Foxmeyer Drug Company Case

A careful analysis reveals what went wrong with FoxMeyer that transformed the pharmaceutical giant into the biggest liquidation case in US Bankruptcy History

FoxMeyer sued SAP, Andersen and Pinnacle. This is just a knee-jerk reaction of a business entity that had gone down. It wants to take others in its fall. It is easier to pass the blame on to something else because the hardest thing in the world is to call one’s self stupid and claim full responsibility. After all, FoxMeyer is an American Firm, it just did what a stereotypical American firm would have done given the situation – pass the buck and sue.

Anyone is his right mind, any disciple of objectivity and rationality will ask the question: “How can a software package alone bring down a large company?” An ERP (Enterprise Resource Planning) and an automated warehousing systems, if they were poorly designed and installed could only be useless at worst. Even as ERP system designed to sabotage a company is not enough to make a business belly up. The ERP is but an improvement of the system.

The ERP package is like psychoanalysis – it tries to get to the bottom of the problem to make the company know itself better and become a better organization. Psychoanalysis, even if conducted by the worst shrink, cannot possibly cause a person to just double up in pain and die. The worst thing that could happen with psychoanalysis gone wrong is the patient wastes money and time on the couch, so to speak. If the person is not feeling any better with psychoanalysis, he could just leave and get an appointment with a more reputable shrink.

The comedy is that in FoxMeyer’s unwillingness to accomplish full responsibility to its own collapse, it went on great lengths in suing SAP, Andersen and Pinnacle. In effect, what FoxMeyer is trying to establish is that it went bankrupt because the ERP system told them so, which makes FoxMeyer even more stupid in my estimation. In effect, FoxMeyer is admitting that it treated the ERP system the way the astronauts in Space Odyssey 2001 regarded the Supercomputer Hal.

It is just that Space Odyssey 2001 is Science Fiction – born out of the imagination of Arthur Clarke and Stanley Kubrick. Sometimes life is stranger than fiction. In FoxMeyer’s case, it is sad but true.

It is also worth mentioning that FoxMeyer’s rival in the 1990’s McKesson hired SAP’s services for the same ERP package and McKesson did not go bankrupt in the process.

After its collapse, a former FoxMeyer executive admitted that what hastened the collapse of the company was a combination of four elements – FoxMeyer entered contracts that weren’t feasible; a ridiculous pricing structure; an overzealous sales strategy; and that it believed its own projections and moved on blindly. These are the heads and tails that led to FoxMeyer’s bankruptcy. It was a case of too many management mistakes going on at the same time. First, it heavily banked on the University Health Care Contract that went dud.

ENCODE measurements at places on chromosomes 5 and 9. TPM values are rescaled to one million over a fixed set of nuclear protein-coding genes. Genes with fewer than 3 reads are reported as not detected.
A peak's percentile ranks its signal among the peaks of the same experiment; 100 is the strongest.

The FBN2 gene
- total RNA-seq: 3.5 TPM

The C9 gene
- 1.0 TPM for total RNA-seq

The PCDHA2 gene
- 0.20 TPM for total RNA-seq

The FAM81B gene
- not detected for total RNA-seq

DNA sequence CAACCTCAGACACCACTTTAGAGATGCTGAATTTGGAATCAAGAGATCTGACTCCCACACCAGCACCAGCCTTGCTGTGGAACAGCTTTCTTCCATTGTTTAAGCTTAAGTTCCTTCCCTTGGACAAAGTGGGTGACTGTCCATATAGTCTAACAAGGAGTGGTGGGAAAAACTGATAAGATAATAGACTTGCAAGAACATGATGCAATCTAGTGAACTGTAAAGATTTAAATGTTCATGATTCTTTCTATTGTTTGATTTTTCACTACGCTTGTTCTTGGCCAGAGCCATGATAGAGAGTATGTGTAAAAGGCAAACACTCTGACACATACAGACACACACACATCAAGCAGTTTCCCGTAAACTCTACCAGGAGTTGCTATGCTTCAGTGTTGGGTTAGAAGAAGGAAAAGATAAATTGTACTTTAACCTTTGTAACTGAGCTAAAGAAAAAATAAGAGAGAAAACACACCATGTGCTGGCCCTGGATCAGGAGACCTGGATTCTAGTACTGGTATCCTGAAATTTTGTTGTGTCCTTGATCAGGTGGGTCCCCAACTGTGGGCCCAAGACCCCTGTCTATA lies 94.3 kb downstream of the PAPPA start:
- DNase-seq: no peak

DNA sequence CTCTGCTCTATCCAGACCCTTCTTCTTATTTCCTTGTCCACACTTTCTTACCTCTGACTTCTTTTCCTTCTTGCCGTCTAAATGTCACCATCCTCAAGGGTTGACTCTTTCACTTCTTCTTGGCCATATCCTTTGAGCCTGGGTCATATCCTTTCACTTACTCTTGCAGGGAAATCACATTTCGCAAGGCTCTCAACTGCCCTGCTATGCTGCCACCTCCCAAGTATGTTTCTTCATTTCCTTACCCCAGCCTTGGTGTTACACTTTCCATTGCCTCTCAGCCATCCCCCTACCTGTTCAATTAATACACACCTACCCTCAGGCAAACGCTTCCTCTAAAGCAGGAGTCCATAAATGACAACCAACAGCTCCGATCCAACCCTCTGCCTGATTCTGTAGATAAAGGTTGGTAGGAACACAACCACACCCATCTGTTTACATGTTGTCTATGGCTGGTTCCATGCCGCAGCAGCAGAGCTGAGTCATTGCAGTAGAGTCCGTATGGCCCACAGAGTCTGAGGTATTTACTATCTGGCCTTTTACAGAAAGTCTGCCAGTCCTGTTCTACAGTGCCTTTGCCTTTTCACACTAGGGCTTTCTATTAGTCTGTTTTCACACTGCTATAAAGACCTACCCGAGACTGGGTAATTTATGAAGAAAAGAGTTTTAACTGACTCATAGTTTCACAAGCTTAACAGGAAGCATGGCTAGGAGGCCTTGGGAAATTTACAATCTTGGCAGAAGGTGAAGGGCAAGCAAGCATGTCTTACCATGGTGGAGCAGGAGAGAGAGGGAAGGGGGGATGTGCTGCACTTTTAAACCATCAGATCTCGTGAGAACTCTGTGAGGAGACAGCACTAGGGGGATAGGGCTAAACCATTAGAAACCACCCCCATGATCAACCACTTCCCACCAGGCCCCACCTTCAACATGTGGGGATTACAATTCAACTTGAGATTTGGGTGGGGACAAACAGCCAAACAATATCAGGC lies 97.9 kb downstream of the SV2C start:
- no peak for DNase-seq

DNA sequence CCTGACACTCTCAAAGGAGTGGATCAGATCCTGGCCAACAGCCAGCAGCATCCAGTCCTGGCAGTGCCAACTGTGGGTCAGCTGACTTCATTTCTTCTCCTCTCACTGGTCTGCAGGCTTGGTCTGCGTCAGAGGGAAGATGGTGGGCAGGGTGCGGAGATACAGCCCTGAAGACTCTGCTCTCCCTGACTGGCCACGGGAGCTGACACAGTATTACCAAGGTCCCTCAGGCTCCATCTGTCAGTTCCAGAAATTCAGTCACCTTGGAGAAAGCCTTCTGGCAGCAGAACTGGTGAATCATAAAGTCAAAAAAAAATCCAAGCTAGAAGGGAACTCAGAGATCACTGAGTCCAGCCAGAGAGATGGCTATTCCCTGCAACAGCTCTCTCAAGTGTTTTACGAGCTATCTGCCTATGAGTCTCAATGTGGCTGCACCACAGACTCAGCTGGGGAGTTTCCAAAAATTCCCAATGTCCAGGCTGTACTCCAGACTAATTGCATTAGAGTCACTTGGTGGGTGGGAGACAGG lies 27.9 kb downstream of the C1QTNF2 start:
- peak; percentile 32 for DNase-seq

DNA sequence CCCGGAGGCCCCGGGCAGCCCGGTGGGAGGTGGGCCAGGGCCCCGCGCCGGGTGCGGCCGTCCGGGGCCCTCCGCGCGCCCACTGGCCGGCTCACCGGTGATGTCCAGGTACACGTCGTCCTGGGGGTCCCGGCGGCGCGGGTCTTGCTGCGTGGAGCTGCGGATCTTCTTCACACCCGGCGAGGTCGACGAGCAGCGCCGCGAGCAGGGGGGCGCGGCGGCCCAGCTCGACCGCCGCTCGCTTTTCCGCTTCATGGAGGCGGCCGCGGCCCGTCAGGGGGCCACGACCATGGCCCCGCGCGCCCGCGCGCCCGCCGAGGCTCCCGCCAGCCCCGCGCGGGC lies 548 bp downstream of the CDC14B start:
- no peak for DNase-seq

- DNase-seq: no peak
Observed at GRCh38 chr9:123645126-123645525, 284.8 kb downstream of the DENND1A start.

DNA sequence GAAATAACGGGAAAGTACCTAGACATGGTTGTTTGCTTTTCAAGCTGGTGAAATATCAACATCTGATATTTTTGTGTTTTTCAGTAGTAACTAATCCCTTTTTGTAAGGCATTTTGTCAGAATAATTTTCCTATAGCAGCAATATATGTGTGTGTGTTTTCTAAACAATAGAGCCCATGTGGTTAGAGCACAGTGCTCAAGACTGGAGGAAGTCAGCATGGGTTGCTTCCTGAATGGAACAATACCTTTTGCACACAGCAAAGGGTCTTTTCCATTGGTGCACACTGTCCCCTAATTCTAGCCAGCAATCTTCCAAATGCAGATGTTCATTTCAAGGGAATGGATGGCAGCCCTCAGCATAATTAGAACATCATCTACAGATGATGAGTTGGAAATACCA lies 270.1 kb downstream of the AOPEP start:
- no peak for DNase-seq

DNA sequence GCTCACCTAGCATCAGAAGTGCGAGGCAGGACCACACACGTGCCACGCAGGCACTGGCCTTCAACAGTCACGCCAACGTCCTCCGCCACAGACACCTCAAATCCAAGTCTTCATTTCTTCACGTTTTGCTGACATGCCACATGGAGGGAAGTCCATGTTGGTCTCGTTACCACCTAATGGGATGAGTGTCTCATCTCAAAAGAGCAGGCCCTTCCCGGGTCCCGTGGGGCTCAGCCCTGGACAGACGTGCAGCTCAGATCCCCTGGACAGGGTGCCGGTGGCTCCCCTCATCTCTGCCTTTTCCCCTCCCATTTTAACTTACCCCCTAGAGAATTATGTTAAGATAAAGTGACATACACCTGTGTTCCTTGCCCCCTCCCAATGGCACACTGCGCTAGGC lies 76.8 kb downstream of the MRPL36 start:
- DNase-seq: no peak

Second, FoxMeyer anticipated the $40 million cost savings per year due to the new ERP and automated warehousing systems. In its desire to capture a bigger market share, FoxMeyer thought that it would be wise to lower prices because it can afford it anyway – with the anticipated $40 million cost savings from the ERP and automated warehouse. In other words, FoxMeyer’s collapse is a tragedy of market aggression gone wrong. Optimism bordering on foolishness. Putting all eggs in one basket and then counting the chicks before the eggs are hatched. Too many chicken analogies. Too many clichés.

In the final analysis, FoxMeyer did not follow the lead of companies that had successfully integrated the ERP system into their business. FoxMeyer should have considered the ERP system as a necessary cost to make its business better. A cost and not a cost savings. FoxMeyer mistook the application of the ERP system as the ultimate goal in itself. The truth is that the application of an ERP system is but a beginning. What FoxMeyer failed to realize is that the value of the ERP system is in its proper use – the use of a systematized information that aids sound decision making so that business can improve its practices and processes, achieving progress in the end.